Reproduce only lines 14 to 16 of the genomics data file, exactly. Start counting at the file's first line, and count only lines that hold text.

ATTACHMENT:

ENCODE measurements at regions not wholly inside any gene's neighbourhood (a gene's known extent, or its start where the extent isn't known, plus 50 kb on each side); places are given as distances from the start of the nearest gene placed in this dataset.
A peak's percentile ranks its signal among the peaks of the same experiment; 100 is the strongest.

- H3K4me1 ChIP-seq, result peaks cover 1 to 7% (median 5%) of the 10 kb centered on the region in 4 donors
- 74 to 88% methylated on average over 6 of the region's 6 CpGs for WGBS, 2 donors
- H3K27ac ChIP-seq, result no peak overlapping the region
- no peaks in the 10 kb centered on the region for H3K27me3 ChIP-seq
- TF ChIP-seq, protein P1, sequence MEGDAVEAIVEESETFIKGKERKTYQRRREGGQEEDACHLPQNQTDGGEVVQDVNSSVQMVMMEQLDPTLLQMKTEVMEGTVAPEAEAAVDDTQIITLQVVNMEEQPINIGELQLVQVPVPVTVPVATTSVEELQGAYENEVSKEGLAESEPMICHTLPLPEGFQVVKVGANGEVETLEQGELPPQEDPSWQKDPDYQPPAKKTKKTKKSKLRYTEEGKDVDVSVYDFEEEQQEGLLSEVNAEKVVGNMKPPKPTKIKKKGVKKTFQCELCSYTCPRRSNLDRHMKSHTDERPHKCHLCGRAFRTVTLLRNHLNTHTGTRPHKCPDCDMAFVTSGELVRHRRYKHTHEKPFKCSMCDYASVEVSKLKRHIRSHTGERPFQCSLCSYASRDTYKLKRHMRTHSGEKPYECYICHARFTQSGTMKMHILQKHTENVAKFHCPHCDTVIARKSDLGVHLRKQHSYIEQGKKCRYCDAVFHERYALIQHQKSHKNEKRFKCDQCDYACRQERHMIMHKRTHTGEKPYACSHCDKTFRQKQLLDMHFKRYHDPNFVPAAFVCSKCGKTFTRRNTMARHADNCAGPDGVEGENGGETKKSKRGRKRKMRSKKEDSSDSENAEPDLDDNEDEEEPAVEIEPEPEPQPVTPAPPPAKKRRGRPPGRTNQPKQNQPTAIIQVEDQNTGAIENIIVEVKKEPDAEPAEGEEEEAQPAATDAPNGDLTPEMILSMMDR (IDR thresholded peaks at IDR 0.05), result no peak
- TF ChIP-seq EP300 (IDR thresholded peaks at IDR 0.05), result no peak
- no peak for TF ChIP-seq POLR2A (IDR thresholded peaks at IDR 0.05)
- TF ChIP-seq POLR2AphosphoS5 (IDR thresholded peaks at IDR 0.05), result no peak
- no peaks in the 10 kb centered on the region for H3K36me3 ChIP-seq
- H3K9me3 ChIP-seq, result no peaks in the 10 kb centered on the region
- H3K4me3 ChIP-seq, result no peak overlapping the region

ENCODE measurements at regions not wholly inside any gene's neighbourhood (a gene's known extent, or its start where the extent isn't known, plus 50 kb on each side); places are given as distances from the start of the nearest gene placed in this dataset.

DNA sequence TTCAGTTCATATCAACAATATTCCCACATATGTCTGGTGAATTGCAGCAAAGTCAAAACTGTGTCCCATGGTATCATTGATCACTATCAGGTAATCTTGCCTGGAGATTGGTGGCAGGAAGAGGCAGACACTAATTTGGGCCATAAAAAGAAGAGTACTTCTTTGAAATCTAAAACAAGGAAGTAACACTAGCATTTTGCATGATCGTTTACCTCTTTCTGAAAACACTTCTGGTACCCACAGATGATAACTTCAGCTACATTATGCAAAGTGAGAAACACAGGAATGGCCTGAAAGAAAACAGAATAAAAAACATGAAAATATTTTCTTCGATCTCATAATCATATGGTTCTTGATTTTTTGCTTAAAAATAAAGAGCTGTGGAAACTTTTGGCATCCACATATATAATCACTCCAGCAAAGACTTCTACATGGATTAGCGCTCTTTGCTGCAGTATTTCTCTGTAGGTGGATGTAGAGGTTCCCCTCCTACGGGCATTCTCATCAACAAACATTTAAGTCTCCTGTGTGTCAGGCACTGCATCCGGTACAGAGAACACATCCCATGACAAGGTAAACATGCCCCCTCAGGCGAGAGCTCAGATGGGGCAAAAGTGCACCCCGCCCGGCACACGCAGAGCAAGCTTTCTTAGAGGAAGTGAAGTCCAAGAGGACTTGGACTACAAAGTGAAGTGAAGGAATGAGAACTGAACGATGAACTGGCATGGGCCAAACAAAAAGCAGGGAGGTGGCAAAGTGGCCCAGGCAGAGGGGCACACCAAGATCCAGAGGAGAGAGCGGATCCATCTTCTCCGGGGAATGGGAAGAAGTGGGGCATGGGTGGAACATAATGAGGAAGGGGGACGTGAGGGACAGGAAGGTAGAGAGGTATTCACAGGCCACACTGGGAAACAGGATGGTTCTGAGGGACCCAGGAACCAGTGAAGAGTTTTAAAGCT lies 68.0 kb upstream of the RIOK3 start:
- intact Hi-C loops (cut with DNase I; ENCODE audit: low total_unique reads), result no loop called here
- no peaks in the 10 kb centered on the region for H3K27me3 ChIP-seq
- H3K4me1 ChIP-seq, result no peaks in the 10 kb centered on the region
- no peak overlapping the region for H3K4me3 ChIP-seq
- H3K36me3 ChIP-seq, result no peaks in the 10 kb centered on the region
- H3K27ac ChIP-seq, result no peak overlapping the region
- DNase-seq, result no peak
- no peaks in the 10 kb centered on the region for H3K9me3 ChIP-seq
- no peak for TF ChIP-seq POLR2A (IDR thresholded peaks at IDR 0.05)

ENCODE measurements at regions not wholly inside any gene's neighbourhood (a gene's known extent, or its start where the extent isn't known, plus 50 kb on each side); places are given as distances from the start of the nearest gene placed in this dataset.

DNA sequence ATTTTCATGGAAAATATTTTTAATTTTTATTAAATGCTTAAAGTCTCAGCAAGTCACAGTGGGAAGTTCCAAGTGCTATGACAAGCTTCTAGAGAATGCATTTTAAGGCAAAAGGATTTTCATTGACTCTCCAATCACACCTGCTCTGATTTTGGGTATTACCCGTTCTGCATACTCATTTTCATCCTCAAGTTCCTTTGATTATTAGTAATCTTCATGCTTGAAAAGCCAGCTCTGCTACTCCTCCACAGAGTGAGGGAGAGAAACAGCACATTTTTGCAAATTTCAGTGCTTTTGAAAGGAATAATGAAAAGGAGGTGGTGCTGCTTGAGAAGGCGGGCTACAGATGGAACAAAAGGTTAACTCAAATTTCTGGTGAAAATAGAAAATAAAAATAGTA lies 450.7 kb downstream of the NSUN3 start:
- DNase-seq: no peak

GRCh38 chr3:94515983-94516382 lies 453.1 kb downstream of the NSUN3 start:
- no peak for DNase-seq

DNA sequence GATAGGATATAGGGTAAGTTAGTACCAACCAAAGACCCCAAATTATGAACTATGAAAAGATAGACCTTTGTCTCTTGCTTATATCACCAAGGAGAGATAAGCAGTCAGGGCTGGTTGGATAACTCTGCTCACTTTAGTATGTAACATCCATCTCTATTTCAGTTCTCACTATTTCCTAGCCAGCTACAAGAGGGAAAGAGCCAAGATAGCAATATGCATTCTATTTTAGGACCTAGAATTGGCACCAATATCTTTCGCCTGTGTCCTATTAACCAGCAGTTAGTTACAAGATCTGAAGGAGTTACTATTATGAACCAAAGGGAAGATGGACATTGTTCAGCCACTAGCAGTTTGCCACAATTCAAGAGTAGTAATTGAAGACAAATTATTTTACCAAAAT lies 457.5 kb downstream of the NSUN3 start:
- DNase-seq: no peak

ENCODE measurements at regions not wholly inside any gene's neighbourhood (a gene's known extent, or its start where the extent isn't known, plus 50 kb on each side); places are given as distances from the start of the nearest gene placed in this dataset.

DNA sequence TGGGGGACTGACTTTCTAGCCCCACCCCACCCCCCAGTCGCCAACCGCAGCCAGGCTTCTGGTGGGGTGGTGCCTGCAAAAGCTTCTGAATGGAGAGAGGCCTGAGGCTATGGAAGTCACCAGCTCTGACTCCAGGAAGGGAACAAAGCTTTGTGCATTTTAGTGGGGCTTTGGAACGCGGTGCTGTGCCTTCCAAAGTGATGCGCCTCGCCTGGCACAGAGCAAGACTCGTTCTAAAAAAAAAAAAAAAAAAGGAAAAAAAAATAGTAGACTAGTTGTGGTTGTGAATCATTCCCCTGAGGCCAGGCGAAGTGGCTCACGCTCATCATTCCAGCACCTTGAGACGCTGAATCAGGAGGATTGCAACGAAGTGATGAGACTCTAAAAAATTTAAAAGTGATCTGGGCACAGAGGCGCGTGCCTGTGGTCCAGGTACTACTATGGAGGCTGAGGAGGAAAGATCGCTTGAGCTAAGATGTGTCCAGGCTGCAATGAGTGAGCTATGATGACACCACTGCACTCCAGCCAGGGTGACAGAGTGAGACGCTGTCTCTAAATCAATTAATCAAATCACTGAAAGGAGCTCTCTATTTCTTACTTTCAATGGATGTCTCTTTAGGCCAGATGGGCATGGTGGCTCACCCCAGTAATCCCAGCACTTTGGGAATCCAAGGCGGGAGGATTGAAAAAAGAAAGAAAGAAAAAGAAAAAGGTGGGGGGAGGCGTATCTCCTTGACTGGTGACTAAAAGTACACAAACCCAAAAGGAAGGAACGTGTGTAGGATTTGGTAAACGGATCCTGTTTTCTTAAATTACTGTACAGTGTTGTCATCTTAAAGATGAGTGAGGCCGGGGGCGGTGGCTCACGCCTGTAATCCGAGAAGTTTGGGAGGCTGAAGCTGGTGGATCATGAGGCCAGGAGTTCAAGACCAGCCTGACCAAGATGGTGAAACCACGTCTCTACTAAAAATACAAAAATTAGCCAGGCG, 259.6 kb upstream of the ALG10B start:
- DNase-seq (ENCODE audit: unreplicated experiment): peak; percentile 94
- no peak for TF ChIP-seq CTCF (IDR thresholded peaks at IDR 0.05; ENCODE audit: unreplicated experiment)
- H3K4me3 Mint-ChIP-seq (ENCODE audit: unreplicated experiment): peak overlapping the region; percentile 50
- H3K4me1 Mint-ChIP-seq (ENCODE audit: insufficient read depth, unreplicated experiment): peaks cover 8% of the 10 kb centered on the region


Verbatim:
ENCODE measurements at regions not wholly inside any gene's neighbourhood (a gene's known extent, or its start where the extent isn't known, plus 50 kb on each side); places are given as distances from the start of the nearest gene placed in this dataset.

DNA sequence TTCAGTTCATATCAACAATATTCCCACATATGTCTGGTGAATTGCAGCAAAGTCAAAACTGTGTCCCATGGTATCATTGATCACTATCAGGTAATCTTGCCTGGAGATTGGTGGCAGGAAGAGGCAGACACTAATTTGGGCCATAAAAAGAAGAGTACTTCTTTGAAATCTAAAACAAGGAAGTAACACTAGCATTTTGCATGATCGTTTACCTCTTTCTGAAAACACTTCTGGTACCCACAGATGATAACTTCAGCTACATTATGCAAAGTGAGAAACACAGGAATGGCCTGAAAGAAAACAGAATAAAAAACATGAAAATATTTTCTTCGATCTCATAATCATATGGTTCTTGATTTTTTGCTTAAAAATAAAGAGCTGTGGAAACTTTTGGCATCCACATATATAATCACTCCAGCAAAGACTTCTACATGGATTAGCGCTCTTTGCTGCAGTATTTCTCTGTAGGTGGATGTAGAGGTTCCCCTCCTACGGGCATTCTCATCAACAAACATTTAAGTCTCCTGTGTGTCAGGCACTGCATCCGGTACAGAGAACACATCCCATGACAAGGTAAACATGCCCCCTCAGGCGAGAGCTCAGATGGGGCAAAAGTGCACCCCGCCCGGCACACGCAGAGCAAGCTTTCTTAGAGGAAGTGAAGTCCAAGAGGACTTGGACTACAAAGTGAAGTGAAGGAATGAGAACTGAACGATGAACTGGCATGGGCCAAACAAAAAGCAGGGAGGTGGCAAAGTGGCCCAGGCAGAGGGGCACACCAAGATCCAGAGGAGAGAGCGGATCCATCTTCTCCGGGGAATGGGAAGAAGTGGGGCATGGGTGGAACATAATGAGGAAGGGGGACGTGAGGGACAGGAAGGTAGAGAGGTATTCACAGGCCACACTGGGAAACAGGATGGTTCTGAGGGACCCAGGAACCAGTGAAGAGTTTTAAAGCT lies 68.0 kb upstream of the RIOK3 start:
- intact Hi-C loops (cut with DNase I; ENCODE audit: low total_unique reads), result no loop called here